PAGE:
their most potent defense of all, the one most clearly, even if
incompletely, heard around the world.

Eventually, however, they took to taunting Israeli soldiers with
stones and small arms fire. They blew to bits both themselves and
unarmed Jewish civilians on buses and in coffee shops and in the midst
of Jewish weddings. They began to lob missiles over the wall with no
regard for targeting at all. And when given the chance to choose a
peacemaker over a militant to lead them, they made an overwhelming
choice for those who are vowed to destroy Israel, however long it
takes.

There are without doubt justifiable complaints on both sides.

Right now, though, the political complaints are almost secondary. The
real problem is that the way the conflict is now being conducted is
not sane. It has gone beyond the bounds of reason. It has become raw
violence, brutal destruction, totally disproportionate revenge.

For the sake, we are told, of one kidnapped soldier to begin with and
now for the sake of two more at the time of this writing, Gaza is
being pounded. Civilians are being killed. Electric and water are
gone. And, in the latest show of force, Lebanon is also being
pummelled, apparently for tolerating the Hezbollah, a radical Shi'ite
group dedicated to the destruction of Israel and now lobbing its own
bombs into Israel territory.

The boys are really having a go at one another, this time. Like
drunken bullies in a street fight, it's a tussle with brass knuckles
in which only one side has the whips and the chains and the other side
refuses to say "uncle." Very macho. Not very manly.

And what is the world doing about it?

We have the SPCA, the Society for the Prevention of Cruelty to
Animals, to stop this from happening to house pets and wild creatures.

We have rules in prize fights that require the management to end an
event before either fighter suffers brain damage. Or death.

We don't allow exotic animals -- lions, snakes, big cats -- inside
city boundaries.

And if we do all this to protect animals, people and professional
fighters from danger, why wouldn't we do something to save old men,
widows and children from becoming political carnage?

When is the referee going to call this fight?

And why is the president of the United States saying that "Israel has
a right to defend itself" when there is nothing about the present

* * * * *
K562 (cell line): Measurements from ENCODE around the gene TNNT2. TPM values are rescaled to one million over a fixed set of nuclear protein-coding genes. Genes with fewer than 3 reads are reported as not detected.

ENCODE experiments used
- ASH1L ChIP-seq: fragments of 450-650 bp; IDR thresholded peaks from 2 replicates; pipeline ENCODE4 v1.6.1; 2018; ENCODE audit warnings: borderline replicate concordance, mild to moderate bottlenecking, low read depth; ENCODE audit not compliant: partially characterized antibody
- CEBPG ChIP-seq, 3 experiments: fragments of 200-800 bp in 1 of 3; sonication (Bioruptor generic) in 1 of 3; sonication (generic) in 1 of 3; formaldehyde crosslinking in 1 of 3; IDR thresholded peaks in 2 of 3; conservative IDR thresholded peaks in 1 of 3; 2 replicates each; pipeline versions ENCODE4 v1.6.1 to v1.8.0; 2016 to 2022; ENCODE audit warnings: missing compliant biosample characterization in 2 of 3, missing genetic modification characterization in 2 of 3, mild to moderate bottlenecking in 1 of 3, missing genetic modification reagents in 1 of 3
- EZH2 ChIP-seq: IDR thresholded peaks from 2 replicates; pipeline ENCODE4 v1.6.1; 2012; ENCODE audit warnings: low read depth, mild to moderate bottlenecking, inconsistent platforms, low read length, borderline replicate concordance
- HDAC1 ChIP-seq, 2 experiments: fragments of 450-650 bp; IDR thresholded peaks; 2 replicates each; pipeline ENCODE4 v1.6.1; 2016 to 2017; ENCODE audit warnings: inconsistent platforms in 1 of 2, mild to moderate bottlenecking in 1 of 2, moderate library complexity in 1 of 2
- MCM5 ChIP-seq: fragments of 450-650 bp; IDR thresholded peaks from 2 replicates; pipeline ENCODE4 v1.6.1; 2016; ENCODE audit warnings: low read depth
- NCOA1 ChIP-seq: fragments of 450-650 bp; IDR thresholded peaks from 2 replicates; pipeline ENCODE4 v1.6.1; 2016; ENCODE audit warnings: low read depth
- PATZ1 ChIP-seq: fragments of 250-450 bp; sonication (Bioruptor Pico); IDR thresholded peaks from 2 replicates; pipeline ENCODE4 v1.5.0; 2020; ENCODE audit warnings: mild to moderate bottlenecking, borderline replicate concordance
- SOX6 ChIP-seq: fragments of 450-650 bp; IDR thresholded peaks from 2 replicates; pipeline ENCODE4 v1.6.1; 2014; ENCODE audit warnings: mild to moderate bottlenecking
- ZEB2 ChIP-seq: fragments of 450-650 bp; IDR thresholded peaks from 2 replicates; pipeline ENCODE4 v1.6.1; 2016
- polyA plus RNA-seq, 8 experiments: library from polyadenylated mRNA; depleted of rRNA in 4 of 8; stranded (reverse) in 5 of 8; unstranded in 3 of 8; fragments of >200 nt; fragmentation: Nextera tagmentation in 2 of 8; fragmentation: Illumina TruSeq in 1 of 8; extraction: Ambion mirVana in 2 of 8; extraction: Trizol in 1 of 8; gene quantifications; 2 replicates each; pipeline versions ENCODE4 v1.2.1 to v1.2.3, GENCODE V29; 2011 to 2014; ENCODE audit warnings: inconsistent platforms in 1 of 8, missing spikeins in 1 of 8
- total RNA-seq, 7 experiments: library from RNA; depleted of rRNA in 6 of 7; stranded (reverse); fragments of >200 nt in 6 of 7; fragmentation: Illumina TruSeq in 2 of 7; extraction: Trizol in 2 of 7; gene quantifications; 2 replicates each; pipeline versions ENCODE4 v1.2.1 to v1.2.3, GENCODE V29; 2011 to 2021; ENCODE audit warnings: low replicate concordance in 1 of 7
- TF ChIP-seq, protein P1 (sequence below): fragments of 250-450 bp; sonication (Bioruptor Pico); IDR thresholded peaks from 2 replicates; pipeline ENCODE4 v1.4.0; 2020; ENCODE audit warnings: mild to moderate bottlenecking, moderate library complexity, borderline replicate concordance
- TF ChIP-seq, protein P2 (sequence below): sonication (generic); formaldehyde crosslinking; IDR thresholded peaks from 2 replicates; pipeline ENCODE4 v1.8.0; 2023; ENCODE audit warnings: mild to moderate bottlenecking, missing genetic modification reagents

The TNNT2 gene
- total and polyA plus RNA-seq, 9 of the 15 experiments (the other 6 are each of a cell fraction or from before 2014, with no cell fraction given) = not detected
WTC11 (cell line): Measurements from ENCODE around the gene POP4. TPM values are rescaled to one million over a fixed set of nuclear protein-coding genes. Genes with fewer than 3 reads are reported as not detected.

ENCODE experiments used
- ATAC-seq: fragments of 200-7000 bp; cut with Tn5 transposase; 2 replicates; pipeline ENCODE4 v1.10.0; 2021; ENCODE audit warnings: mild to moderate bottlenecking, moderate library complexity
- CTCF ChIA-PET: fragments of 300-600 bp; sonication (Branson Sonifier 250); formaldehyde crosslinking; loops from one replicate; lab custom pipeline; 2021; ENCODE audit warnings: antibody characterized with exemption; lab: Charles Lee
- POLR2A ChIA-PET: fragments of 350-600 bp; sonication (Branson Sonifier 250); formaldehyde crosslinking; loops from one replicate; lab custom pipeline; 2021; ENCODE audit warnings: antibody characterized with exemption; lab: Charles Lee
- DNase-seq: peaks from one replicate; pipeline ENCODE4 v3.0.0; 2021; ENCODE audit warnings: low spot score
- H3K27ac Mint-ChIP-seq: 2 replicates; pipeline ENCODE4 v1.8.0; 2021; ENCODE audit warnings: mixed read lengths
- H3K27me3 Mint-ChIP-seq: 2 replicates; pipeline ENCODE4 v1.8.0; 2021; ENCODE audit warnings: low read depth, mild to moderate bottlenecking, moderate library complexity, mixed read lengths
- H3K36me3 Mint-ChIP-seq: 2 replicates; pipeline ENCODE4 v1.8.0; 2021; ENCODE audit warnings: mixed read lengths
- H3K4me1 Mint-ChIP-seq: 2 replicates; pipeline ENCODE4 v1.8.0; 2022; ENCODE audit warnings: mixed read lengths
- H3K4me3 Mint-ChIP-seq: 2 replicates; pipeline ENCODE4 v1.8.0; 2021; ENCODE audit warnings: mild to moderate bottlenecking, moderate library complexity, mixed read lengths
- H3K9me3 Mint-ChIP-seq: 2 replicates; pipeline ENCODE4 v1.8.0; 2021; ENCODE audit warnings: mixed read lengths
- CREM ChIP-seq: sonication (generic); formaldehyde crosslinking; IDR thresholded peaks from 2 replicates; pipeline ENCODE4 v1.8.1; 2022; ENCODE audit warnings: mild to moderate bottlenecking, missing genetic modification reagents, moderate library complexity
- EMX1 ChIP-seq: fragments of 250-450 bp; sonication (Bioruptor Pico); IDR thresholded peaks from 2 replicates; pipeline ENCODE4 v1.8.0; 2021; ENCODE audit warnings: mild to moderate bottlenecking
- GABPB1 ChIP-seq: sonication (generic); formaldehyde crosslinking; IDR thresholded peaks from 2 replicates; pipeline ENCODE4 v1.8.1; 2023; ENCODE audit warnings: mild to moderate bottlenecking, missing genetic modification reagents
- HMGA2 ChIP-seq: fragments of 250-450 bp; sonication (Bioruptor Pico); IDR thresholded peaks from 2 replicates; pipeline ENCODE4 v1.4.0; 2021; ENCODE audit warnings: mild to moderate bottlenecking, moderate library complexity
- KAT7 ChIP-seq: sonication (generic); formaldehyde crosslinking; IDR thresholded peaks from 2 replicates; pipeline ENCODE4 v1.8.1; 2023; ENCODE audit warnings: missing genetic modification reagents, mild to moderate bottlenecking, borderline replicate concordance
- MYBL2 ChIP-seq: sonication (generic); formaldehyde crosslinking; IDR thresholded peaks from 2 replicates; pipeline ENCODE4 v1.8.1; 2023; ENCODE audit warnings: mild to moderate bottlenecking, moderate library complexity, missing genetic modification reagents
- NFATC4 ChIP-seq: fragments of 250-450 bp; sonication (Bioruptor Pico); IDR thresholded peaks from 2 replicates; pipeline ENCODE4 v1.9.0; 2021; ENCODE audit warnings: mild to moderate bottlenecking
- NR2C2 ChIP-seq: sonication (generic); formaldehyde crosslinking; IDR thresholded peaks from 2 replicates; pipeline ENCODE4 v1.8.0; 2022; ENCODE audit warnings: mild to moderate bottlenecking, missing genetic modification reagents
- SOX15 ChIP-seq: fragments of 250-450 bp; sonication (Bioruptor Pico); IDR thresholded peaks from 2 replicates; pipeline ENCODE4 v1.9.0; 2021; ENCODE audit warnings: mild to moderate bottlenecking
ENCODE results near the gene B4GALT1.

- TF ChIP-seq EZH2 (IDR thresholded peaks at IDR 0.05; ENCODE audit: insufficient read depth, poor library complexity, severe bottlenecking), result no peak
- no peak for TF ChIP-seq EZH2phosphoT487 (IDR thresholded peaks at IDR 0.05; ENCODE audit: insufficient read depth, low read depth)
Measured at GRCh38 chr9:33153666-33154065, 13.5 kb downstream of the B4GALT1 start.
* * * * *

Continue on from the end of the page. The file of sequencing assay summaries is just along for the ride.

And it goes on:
irrational response that can in any way be called "defense." Whatever
you think about the viability of war as a moral strategy, this is not,
by any of the rules of war, defense. It is mayhem.

Is it anti-semitic to want human beings to act humanely?

Why are we allowing this to go on when we should be stopping every
cent of aid to both sides until their money for weapons runs out and
this latest matter is resolved within some kind of human context?

From where I stand, it's in our own interests to do something to stop
this. After all, we don't have an SPCA for humans. And this thing
threatens us all.

NCR Comment code: (Comments can be found below)

Before you can post a comment, you must verify your email address at Disqus.com/verify.
Comments from unverified email addresses will be deleted.

  • Be respectful. Do not attack the writer. Take on the idea, not the messenger.
  • Don't use obscene, profane or vulgar language.
  • Stay on point. Comments that stray from the original idea will be deleted. NCR reserves the right to close comment threads when discussions are no longer productive.

We are not able to monitor every comment that comes through. If you see something objectionable, please click the "Report abuse" button. Once a comment has been flagged, an NCR staff member will investigate.

For more detailed guidelines, visit our User Guidelines page.

For help on how to post a comment, visit our reference page.

 

Feature-flag_GSR_start-reading.jpg

NCR Email Alerts

 

In This Issue

August 1-14, 2014

08-01-2014.jpg

Not all of our content is online. Subscribe to receive all the news and features you won't find anywhere else.